JLS editors

Susan A. Yoon & Jan Van Aalst
Co-editors in Chief

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Visit this page for news, resources for reviewing and writing at JLS, and information about ways to engage with articles once they're published.

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21 September 2018
The Best Paper Published in JLS Awards for 2017 were announced on June 27, at the closing of ICLS. There were two $500-awards in this inaugural year. Congratulations to all the authors! Both papers are open-access till the end of August.Chi, M. T. H., Kang, S. & and Yagmourian, D. (2017). “Why students learn more from dialogue than monologue videos: Analyses of peer interactions”. JLS, 26 (1), 10-50. https://doi.org/10.1080/10508406.2016.1204546...
12 June 2018
In our editorial in 2017 we noted that JLS had completed 25 years of publication. In that period it has been a consistently high-performing journal, and one of the flagship journals for the field of the learning sciences.We are excited to announce that, beginning with volume 26 (2017), we have a created a new feature:  the annual Best Paper Published in JLS Award. The award recognises exceptional scholarship and contributions made to the field of the learning sciences via JLS, and permits reflec...
25 April 2018
Part of JLS's social media strategy, we have begun to organise webinars in which an author discusses a new paper with a panel and audience. We've had 2 so far, and they have both been very engaging conversations! It is a great way to have a conversation about your new paper with some of the people you think need to know about it. We record the video (and edit it for length if necessary) and make it available here, so this is a good resource that can be used with the article, for example if you u...


Seeing in the Dark: Embodied Cognition in Amateur Astronomy Practice

Flávio S. Azevedo and Michele J. Mann

Flavio Azevedo In this study, published in the first issue of 2018, Azevedo and Mann contribute to our understanding of embodied cognition. They use an interactionist analysis to examine how the body is involved, moment by moment, as a resource for producing and communicating meaning during field activity. Their study uncovers "important, novel forms of embodied action and reasoning in science, technology, engineering, and mathematics practices". 
Read the full article to learn more. Please share widely.


What Do We Teach When We Teach the Learning Sciences? A Document Analysis of 75 Graduate Programs

Daniel Sommerhoff, Andrea Szameitat, Freydis Vogel, Olga Chernikova, Kristina Loderer & Frank Fischer

In their new study, Daniel Sommerhoff et al. take a close look at learning sciences programs worldwide; which disciplines are involved and what constitutes core concepts and methods? They discuss their results in terms of communities of practice, with a conceptual and methodological core and an "orbit" with strong influences from other disciplines, possibly driving innovation within the learning sciences.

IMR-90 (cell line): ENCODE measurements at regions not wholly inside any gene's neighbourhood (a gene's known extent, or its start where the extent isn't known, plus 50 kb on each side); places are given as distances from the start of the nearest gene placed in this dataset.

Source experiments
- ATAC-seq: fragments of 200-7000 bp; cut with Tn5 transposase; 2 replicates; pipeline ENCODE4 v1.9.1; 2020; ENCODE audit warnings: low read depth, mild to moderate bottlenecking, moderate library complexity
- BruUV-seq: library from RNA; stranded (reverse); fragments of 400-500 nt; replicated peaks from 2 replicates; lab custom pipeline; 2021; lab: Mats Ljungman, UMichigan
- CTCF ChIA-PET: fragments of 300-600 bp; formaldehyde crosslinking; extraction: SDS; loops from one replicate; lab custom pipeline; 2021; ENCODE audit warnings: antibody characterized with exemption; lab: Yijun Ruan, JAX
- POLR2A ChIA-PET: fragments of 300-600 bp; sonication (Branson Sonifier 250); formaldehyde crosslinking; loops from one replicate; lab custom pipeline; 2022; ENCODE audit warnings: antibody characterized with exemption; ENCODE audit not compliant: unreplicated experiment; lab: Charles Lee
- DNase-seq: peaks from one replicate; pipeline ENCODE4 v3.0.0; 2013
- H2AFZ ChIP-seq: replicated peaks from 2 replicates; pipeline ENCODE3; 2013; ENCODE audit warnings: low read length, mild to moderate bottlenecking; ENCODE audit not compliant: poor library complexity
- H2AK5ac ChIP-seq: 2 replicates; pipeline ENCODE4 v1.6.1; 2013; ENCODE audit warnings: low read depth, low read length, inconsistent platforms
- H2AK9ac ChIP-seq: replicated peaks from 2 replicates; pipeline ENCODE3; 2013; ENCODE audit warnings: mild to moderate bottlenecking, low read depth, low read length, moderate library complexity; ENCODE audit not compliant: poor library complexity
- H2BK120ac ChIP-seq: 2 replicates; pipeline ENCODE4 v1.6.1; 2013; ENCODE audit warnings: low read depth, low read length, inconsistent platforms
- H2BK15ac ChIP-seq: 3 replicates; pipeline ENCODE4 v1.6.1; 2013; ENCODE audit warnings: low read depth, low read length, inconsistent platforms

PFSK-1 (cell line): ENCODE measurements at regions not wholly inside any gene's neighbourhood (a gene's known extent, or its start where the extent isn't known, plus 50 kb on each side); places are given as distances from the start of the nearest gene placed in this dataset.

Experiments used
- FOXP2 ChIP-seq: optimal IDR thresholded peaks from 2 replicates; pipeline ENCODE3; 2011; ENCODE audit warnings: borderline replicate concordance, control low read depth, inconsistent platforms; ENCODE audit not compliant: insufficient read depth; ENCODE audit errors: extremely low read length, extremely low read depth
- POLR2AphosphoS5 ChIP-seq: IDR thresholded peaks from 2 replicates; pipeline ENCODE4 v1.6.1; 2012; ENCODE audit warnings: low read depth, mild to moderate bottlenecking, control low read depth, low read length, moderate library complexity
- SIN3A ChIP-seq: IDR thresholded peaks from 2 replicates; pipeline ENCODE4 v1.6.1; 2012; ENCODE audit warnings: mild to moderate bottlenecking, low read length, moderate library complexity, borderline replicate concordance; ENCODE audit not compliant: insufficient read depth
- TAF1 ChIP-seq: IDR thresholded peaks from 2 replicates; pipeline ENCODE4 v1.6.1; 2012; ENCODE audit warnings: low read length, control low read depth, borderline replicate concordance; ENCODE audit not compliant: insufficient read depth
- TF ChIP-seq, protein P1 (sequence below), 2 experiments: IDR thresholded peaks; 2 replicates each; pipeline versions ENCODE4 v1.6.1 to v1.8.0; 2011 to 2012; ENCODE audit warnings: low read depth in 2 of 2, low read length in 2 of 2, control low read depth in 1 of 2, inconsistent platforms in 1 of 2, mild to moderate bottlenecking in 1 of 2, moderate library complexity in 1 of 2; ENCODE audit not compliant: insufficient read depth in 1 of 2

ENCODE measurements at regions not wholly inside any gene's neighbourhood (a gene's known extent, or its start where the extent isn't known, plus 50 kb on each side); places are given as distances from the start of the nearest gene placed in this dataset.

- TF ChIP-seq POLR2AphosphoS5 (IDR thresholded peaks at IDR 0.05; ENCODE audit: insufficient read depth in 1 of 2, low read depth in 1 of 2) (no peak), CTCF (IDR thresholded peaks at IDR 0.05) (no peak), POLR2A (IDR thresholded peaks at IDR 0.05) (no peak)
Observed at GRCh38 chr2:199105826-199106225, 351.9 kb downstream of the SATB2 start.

Read the full article to learn more. Please share widely (open access).


The scope of JLS and instructions for authors are explained at the publisher's website (above). Here we mention 3 areas specific areas where we currently would like to see more submissions:

  • Articles that help the field understand how learning-sciences research can better impact policy and practice. Please see the open-access guest editorial by Susan McKenney for a detailed call.
  • Reports and Reflections: These are short articles of 4000 to 6000 words that aim to stir up debate and support the development of the field. For 3 examples, see volume 23 issue 1 (2014). We are interested in articles that help to make connections to other fields, methodological papers, and many more topics.
  • Articles that enhance the international reach of JLS. Articles from regions that are relatively new to the learning sciences.

 2017 Impact Factor 3.000

Rank 15/238 for Education, 9/59 for Educational Psychology 

 Average Review Time 100 days in 2017 



Reviewers explain the review process at JLS

Preparing your manuscript 

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After your article is published

JLS uses three strategies to promote your newly published article. The three strategies are:

  •   Web Annotation: Web annotations can be a useful vehicle for getting conversations around published articles started, provide information to authors about who is interested in the article, provide feedback, and build connections.
  •   Video Introductions: Video intro is a 3-min video to summarise the key contributions of your article. 
  •   Webinars: a webinar is an online seminar in which you discuss your article with interested audiences. 



This page is maintained by the editorial team of Journal of the Learning Sciences under ISLS